Stress can affect your mood, behavior, and actions. More importantly, stress can also affect your immune system. Melanie Warner, author of THE MAGIC FEATHER EFFECT, explains the science behind how anxiety can negatively influence our bodies’ ability to fight off illness and disease.
Research done over the past three decades has repeatedly shown that in addition to making us crabby and irritable, stress can cause depression, create anxiety and sleeping difficulties, increase pain, sap energy, and promote muscle tension. Even more troubling, it can encourage inflammation and throw our immune systems off-kilter, which may contribute to the development or exacerbation of such problems as heart disease, type 2 diabetes, and autoimmune disorders such as rheumatoid arthritis, multiple sclerosis, and psoriasis.
That this can happen—that stress stewing in our heads can burrow its way deep into the organs and tissues down below—has everything to do with the evolutionary fight-or-flight response that’s part of our sympathetic nervous system. When we feel intense fear or panic, our brain’s amygdala sets off a rapid-fire chain of nerve signals to the hormone-secreting glands of the body’s endocrine system. First, the messages travel in the brain to the nearby hypothalamus, then down along nerves to the adrenal glands, which are perched atop the kidneys like hats. There, the hormones (and neurotransmitters) adrenaline and noradrenaline are released, which sets into motion a series of events that get our body ready to fight or to flee. Our hearts beat faster and our blood pressure escalates to send more blood to the arms and legs. Breathing becomes more rapid so we can take in more oxygen, some of which gets sent to the brain to increase alertness. Extra glucose and fat are released for energy. It’s a handy mechanism for short-term situations in which we need to act quickly to avoid getting mauled or run over. The trouble occurs when stress is the perpetual, non-life-threatening variety. Low-level fear, anxiety, frustration, worry, anger, and other adverse emotions also activate this sympathetic nervous system, albeit to a lesser extent, resulting in continuously elevated levels of hormones like adrenaline, noradrenaline, and cortisol.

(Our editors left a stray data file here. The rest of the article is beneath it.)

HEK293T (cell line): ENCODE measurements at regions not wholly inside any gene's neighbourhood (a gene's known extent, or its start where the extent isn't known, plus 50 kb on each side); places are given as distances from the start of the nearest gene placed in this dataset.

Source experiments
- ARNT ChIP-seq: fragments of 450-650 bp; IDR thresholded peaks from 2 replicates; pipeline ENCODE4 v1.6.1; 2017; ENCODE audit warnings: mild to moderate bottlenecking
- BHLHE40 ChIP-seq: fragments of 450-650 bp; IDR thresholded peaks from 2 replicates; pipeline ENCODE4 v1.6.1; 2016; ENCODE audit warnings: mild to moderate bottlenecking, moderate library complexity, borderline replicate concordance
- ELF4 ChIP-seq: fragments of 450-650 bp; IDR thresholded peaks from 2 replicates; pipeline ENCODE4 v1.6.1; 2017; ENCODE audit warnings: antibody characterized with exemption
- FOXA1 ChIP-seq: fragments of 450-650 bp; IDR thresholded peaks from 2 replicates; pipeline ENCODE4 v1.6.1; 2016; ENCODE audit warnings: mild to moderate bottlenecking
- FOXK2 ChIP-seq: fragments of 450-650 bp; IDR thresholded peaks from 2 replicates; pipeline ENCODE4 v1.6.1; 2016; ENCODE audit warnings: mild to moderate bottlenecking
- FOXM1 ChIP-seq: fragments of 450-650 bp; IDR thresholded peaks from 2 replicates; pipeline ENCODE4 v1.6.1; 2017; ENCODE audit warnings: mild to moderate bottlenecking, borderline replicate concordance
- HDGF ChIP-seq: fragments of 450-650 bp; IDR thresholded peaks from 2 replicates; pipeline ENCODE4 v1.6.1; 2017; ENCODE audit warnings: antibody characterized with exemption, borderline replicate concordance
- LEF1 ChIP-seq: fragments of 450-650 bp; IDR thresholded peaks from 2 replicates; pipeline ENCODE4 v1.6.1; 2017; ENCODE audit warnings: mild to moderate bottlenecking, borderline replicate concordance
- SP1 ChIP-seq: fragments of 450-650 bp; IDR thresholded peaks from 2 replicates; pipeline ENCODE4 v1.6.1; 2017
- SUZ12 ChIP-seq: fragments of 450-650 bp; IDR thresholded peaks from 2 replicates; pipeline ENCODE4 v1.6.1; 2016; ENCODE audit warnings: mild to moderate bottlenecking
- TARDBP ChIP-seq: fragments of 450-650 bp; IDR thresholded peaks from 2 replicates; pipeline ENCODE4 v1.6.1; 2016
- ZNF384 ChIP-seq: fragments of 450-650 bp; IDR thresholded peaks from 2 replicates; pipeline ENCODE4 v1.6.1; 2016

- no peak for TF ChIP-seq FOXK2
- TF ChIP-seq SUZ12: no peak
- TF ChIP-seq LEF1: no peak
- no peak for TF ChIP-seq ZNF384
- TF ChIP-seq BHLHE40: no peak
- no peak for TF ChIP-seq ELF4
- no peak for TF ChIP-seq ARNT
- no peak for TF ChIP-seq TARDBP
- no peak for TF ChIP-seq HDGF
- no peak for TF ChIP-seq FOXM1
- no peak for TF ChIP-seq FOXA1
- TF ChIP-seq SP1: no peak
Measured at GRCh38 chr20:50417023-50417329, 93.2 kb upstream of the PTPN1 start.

This all sounds worrisome, and it is, but it wouldn’t be nearly so troubling if not for what was discovered in the early eighties. Immunologists used to think that the body’s immune system for repairing itself and fighting off infection—its many white blood cells such as T-cells, B-cells, natural killer cells, neutrophils, and macrophages— was a self-contained unit. Then in 1980, scientists working with mice at the Indiana University School of Medicine found a network of nerves inside glands that led to cells of the immune system. Not long after, University of Texas researchers revealed that human immune cells were capable of producing those same stress hormones that are generated by the pituitary and adrenal glands. At first, some scientists insisted these results must have been a function of dirty test tubes—white blood cells of the immune system were supposed to be distinct from the hormones of the endocrine system. But a few years later, others replicated the findings and discovered that not only did immune cells produce adrenaline and noradrenaline, they also had receptors for receiving them. This meant that the nervous, immune, and endocrine systems were intimately and dynamically linked, which was big news and spawned the new field of psychoneuroimmunology. It also meant that stress had a pathway to meddle in immune responses, the reason being, some have theorized, that in prehistoric times acute bursts of stress often meant the likelihood of an injury and thus our immune systems needed to be ready.
It’s now thought that stress, whether temporary or ongoing, affects immune responses in two opposing ways. One is by suppressing the type of response that allows us to fight off foreign invaders such as viruses and bacteria. The other is by activating immune responses involved in the repair of damaged or infected tissues. When some part of the body is injured, white blood cells flood the area and release molecules such as cytokines, which increase blood flow and help clear out invaders and dead cells, in a process otherwise known as inflammation. We think of inflammation as troublesome—there’s redness, swelling, and pain—but it’s a price to pay for healing and recovery. This restorative process does turn destructive, however, when stuck in the “on” position because of a continuous fight-orflight stress response. Chronic inflammation is believed to be a contributing factor in all those health problems mentioned above such as heart disease, type 2 diabetes, and autoimmune diseases. (Inflammation does, it should be noted, have other causes besides stress.)
Find out more about how stress can affect your body in THE MAGIC FEATHER EFFECT by Melanie Warner!
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Excerpted from The Magic Feather Effect by Melanie Warner. Copyright © 2019 by author. Used by permission of the publisher. All rights reserved.
Photo by Tim Gouw on Unsplash.